“Quiet quitting,” “act your wage,” and “that’s above my paygrade” are phrases that, if taking hold in your culture, are warning signs that should not be ignored. They are like the little bubbles starting in the pot. Discontent is building and might soon boil over because communication has broken down. It is critical to take steps to reverse or prevent ‘quiet quitting’, like the suggestions outlined below, because ‘quiet quitting’ will not fix itself and, like a bad rumor, tends to only get worse.
What is Quiet Quitting?
Last summer, a viral TikTok video defined “quiet quitting” as the act of performing one’s duties while no longer subscribing to the hustle-culture mentality that work must also be one’s life.
This message resonated with younger workers and set off fears among managers that a whole generation of employees was unwilling to go above and beyond their specific work duties.
“Act your wage” and “beyond my paygrade” are extensions of quiet quitting, but are more overt expressions of dissatisfaction with perceived ‘extra work’ or underpay.
Quiet Quitting is Not a Bad Attitude
These sentiments are not ‘bad attitudes’ nor are they indications that employees do not value extra work or stretch projects for professional development. It means that the above and beyond you are asking of them they don’t believe has value for them. It’s a carrot that has been discovered to be unfulfilling and not that tasty.
What is the Bigger Problem?
The bigger problem is that when employees do not feel valued or cannot see the purpose in their work, it is unlikely they will link more work to professional development or career gain. Instead they will see the advantage mostly to owners or shareholders who benefit by maximizing asset output. This is especially so if employees are not engaged in determining the solutions that are driving the extra work.
Furthermore, if the manager asking for the extra effort is not empathetic or contributing to a mutual bucket of goodwill, employee goodwill tanks will be drained, and employees will move towards self-preservation.
Therefore, managers must ask the question, what came first:
1) a disengaging, unappreciative, and/or lacking in purpose work culture or
2) the “quiet quitting,” “act your wage,” and “that’s above my paygrade” behavior and comments?
What is the Solution to Quiet Quitting?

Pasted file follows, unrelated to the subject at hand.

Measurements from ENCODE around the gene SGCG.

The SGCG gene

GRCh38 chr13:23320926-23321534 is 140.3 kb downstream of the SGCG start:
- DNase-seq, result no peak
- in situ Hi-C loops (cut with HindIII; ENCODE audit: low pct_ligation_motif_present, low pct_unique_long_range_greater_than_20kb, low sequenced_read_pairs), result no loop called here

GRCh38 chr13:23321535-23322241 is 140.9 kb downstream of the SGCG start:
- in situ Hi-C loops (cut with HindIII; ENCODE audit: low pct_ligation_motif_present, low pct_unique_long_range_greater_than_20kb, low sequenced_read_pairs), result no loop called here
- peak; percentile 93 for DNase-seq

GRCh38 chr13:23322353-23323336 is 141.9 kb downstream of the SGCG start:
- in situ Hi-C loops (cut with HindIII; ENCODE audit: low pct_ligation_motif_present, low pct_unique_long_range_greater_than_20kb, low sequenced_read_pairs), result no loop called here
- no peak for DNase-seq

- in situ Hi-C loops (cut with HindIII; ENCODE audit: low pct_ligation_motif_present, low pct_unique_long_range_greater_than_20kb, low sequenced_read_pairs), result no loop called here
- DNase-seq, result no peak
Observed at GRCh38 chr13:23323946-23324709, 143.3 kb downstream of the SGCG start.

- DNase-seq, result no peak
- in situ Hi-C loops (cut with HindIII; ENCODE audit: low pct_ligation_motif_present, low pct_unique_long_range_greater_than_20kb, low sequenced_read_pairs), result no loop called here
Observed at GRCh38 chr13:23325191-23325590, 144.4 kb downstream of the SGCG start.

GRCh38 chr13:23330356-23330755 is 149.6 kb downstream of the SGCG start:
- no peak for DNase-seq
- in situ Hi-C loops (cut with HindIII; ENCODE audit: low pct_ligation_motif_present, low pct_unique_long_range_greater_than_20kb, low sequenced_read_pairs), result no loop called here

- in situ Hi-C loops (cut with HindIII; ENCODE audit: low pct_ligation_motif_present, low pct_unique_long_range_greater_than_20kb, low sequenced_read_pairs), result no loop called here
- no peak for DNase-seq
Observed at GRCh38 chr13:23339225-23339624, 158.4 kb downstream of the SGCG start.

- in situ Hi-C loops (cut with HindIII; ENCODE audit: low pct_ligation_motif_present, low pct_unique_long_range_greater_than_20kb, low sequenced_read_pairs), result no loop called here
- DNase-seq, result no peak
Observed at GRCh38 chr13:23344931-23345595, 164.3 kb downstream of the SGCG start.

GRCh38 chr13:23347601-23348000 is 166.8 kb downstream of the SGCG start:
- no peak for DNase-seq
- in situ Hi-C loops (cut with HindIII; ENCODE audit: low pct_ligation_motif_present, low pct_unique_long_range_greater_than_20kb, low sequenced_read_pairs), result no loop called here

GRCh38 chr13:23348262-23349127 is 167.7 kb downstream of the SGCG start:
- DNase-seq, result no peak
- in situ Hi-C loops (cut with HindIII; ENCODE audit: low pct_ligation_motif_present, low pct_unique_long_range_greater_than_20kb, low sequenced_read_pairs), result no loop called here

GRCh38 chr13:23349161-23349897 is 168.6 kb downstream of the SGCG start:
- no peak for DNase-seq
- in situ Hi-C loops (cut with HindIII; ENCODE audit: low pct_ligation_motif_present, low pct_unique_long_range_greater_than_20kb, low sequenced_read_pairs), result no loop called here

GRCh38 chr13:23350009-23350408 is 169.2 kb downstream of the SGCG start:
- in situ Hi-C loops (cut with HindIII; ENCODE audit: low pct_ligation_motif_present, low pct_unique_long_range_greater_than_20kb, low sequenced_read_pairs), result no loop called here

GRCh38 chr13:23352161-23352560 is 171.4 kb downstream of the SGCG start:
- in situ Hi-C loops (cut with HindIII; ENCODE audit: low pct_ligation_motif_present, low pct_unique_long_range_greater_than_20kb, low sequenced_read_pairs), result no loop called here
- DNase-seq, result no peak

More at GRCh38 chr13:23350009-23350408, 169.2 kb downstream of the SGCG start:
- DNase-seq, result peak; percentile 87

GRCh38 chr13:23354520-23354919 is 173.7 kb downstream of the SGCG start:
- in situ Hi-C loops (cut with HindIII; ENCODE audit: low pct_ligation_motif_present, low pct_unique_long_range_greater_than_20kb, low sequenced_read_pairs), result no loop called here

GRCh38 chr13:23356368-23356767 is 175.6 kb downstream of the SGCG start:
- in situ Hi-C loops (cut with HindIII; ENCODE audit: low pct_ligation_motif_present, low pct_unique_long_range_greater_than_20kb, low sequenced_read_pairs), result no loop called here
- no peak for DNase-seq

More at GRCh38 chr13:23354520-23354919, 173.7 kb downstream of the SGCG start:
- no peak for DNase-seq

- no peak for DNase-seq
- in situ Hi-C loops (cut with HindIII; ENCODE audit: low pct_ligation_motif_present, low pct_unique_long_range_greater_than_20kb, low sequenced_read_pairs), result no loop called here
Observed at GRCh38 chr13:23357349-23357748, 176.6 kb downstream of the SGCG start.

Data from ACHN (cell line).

In our fast-changing VUCAH (1) world, managers need to remember that people may already have a heightened sense of self-preservation and putting more focus on the now vs. an uncertain future. Employees need to experience, in an authentic way, their ability to engage with, find purpose, and have input into the work they do.
Being part of a team that works well as a team also helps to mitigate a need for self-preservation because the ‘we are in it together’ and ‘we celebrate as a team’ are positive, and uplifting, with more purpose.
More money is probably not the answer, at least not as a single source solution. Experts caution that throwing more pay at workers is not likely to resolve their feelings of being overworked or under-recognized. (2)
What can managers do to reverse or prevent Quiet Quitting?
Four (4) things to implement today:
1. Consistently ask team members how they are with specific questions like: What is important to you today? What are you are celebrating? What are you challenged with? Then listen. Listen without defending or advising. Confirm understanding. Then to challenges ask, “How can I Help?”
2. Understand each person’s purpose and values. Explore how they connect these to the company’s or team’s. Ask if they see any gaps or challenges in meeting these for themselves. Listen and confirm understanding.
3. Encourage their ownership of gaps instead of being a victim. If there are gaps or challenges identified above, ask employees to provide recommendations. Suggest they bring it to the team or form an ad hoc group to develop solutions. Make sure they understand how you will support them, the guidelines they need to work within, and what other authorities or stakeholders need to be considered. Set a checkback date to support progress.
4. Ask for feedback on your leadership. You could do this in person, in a team meeting, or with a survey. You could do it weekly, monthly or quarterly. Have the courage to ask for feedback and embrace the opportunity to become a better leader.
What are you doing to ensure your team is engaged and not feeling overworked or undervalued? Please share your ideas in the comment section below.
(1) VUCAH refers to a volatile, uncertain, complex, ambiguous, hyperconnected world.
(2) “Compensation tends to be very important to attraction, but not a great motivator of employees,” Maria Amato, a Korn Ferry senior client partner specializing in employee engagement and productivity.